THR's chief film critic evaluates the nominees' chances of success.The good news is that the 2005 Oscar competition is a very tight horse race. The bad news -- for me, at least -- is that I'm supposed to predict with sagacity and insight Sunday night's winners. Personally, I love a good race where the winners are in doubt. Members of the Academy of Motion Picture Arts and Sciences probably do, too, but their ratings suffer. TV audiences tend to watch in large numbers when the outcome is never in doubt -- remember the year that 1997's boxoffice titan "Titanic" was crowned king of the world, with 11 wins? The 1998 Oscar telecast had its best ratings ever.I suspect Academy voters will cast multiple-split ballots, with winners coming from a number of worthy films. So, while Focus Features' "Brokeback Mountain" is the favorite to win the best picture Oscar, its coattails might not be long. This could even be a year in which the Academy honors a director who didn't helm the film chosen as best picture.
PictureAng Lee's "Brokeback Mountain" appears to be the likely winner. It was certainly a seamless collaboration between writers, director, actors and behind-the-camera personnel, with no one element dominating. Sony Pictures Classics' "Capote" is, in my mind, every bit as good as "Brokeback." Nevertheless, one could make the argument that since so much depended on Philip Seymour Hoffman's towering performance as Truman Capote, voters will be inclined to give the Oscar to him rather than the film. Likewise, one could also argue that Lionsgate's "Crash" was heavy-handed at times, Warner Independent Pictures' "Good Night, and Good Luck" went for a very narrow focus and Universal's "Munich" was too controversial, making some Oscar voters, especially strong supporters of Israel, uncomfortable. Should voters agree, this, of course, bodes well for "Brokeback's" chances.
DirectorBecause the two categories so often go hand in hand, one could predict that "Brokeback" director Ang Lee is a shoo-in for the Oscar much in the same way his film is. I'll make that prediction here -- but no one should be surprised if George Clooney (for "Good Night") or Steven Spielberg (for "Munich") wins. After the year Clooney has had -- he is the first directing nominee ever to also be nominated in the original screenplay and supporting actor categories (for "Good Night" and Warner Bros. Pictures' "Syriana," respectively) -- voters are dying to give him at least one Oscar to take home. It could be best director.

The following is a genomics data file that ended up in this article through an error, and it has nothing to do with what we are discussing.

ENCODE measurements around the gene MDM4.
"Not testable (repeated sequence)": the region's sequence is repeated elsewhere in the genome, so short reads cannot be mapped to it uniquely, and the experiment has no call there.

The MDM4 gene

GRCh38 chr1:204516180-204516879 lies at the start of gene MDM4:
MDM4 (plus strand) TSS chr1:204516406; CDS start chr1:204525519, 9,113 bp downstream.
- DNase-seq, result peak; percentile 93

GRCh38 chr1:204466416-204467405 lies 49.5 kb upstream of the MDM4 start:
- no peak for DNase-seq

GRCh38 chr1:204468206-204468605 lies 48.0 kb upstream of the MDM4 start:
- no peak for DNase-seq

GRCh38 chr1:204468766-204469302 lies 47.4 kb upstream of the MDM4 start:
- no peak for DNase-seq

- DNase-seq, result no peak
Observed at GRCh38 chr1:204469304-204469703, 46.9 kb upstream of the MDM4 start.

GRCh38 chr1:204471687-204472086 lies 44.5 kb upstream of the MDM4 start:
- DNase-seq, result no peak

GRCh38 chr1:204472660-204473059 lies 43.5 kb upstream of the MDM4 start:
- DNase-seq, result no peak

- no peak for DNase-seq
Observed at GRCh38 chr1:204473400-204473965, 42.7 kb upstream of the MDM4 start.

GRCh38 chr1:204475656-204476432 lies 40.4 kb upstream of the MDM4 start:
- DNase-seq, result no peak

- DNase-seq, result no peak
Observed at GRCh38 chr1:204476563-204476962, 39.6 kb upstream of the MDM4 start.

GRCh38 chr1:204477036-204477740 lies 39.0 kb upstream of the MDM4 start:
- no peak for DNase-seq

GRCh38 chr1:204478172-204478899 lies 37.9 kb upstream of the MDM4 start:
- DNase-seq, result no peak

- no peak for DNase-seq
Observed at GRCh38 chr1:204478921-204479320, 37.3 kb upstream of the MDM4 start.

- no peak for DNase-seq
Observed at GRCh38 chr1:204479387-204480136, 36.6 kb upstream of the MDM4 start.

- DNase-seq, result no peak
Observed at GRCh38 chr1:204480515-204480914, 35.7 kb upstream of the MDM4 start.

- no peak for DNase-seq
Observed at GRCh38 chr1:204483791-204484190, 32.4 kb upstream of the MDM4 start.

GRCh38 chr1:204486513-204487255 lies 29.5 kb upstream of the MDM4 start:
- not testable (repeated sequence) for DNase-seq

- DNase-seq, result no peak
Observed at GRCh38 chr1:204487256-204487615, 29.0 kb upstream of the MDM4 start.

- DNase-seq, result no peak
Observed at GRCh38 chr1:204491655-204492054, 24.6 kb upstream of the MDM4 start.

ActorThere are nothing but worthy performances in this category. Terrence Howard had an amazing year in 2005, performing beautifully in a number of films -- "Crash," Paramount Classics' "Hustle & Flow" and Paramount's "Get Rich or Die Tryin'" and "Four Brothers." However, the quick disappearance act of "Hustle" -- the film for which he is nominated -- from the local multiplex might have hurt his chances. Heath Ledger as the lonesome cowboy in "Brokeback," Joaquin Phoenix as Johnny Cash in Fox's "Walk the Line" and David Strathairn as Edward R. Murrow facing off with Sen. Joseph McCarthy in "Good Night" all gave career portrayals. None of those performances will be enough though, to best Philip Seymour Hoffman, whose Capote was pitch-perfect and psychologically astute.
ActressIt's much the same story here. The performance of each actress nominee was memorable, but it's apparent that Reese Witherspoon is on a huge roll, having won a Golden Globe and SAG honor for her performance in "Walk the Line." A dark horse would be Felicity Huffman's remarkable transformation into a transsexual in the Weinstein Co.'s Transamerica." Judi Dench's role in "Mrs. Henderson Presents," also from the Weinstein Co., was great fun though much lighter than many of her previously nominated performances. Keira Knightley was luminous in Focus Features' "Pride and Prejudice," and Charlize Theron was solid in Warners' "North Country," a movie that felt more like a telefilm. Nevertheless, it will be Witherspoon's night on Sunday.
Supporting ActorTalk about a toss-up. Clooney, for reasons given above, and Paul Giamatti, for his role in Universal's "Cinderella Man," are running neck-and-neck. Giamatti has been doing such splendid jobs in indie films that have gone unrecognized by the Academy (just look at how he was snubbed last year for his role in 2004's "Sideways") that his current nomination fell into the it's-about-time category. Voters might be sufficiently embarrassed to give him a damn Oscar. Then again, if "Brokeback" does have long coattails, Jake Gyllenhaal, the other lonesome cowboy, could sweep to victory. Only William Hurt seems an unlikely pick since his role in New Line's "History" lasts only for one (very long) sequence.